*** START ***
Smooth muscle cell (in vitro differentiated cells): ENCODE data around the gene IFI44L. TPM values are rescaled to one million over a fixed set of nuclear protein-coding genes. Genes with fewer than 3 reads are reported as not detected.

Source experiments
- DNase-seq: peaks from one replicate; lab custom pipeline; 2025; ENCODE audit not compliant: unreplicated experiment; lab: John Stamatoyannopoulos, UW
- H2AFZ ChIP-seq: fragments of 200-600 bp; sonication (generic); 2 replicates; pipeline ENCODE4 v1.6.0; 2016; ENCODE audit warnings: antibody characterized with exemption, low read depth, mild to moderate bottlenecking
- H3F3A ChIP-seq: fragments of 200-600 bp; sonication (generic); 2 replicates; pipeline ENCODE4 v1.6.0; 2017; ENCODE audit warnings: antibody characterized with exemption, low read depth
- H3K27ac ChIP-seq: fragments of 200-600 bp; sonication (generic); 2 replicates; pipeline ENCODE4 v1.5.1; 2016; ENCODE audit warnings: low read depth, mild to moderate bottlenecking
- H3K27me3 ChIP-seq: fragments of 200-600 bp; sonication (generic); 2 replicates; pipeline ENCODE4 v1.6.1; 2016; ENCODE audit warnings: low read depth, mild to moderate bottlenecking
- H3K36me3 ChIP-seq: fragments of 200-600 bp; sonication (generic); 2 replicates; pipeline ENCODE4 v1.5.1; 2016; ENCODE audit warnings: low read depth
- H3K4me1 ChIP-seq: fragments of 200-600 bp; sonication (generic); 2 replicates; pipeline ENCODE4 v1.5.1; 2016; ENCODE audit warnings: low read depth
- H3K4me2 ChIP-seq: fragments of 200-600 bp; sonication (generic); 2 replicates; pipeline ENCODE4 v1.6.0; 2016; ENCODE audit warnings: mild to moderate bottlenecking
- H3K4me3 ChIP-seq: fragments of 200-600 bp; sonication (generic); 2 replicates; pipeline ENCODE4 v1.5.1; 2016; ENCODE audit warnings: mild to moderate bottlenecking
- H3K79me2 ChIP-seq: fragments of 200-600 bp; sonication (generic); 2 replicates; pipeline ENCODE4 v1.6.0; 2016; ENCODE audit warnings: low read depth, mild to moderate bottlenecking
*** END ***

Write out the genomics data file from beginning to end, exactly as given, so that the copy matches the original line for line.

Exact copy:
Smooth muscle cell (in vitro differentiated cells): ENCODE data around the gene IFI44L. TPM values are rescaled to one million over a fixed set of nuclear protein-coding genes. Genes with fewer than 3 reads are reported as not detected.

Source experiments
- DNase-seq: peaks from one replicate; lab custom pipeline; 2025; ENCODE audit not compliant: unreplicated experiment; lab: John Stamatoyannopoulos, UW
- H2AFZ ChIP-seq: fragments of 200-600 bp; sonication (generic); 2 replicates; pipeline ENCODE4 v1.6.0; 2016; ENCODE audit warnings: antibody characterized with exemption, low read depth, mild to moderate bottlenecking
- H3F3A ChIP-seq: fragments of 200-600 bp; sonication (generic); 2 replicates; pipeline ENCODE4 v1.6.0; 2017; ENCODE audit warnings: antibody characterized with exemption, low read depth
- H3K27ac ChIP-seq: fragments of 200-600 bp; sonication (generic); 2 replicates; pipeline ENCODE4 v1.5.1; 2016; ENCODE audit warnings: low read depth, mild to moderate bottlenecking
- H3K27me3 ChIP-seq: fragments of 200-600 bp; sonication (generic); 2 replicates; pipeline ENCODE4 v1.6.1; 2016; ENCODE audit warnings: low read depth, mild to moderate bottlenecking
- H3K36me3 ChIP-seq: fragments of 200-600 bp; sonication (generic); 2 replicates; pipeline ENCODE4 v1.5.1; 2016; ENCODE audit warnings: low read depth
- H3K4me1 ChIP-seq: fragments of 200-600 bp; sonication (generic); 2 replicates; pipeline ENCODE4 v1.5.1; 2016; ENCODE audit warnings: low read depth
- H3K4me2 ChIP-seq: fragments of 200-600 bp; sonication (generic); 2 replicates; pipeline ENCODE4 v1.6.0; 2016; ENCODE audit warnings: mild to moderate bottlenecking
- H3K4me3 ChIP-seq: fragments of 200-600 bp; sonication (generic); 2 replicates; pipeline ENCODE4 v1.5.1; 2016; ENCODE audit warnings: mild to moderate bottlenecking
- H3K79me2 ChIP-seq: fragments of 200-600 bp; sonication (generic); 2 replicates; pipeline ENCODE4 v1.6.0; 2016; ENCODE audit warnings: low read depth, mild to moderate bottlenecking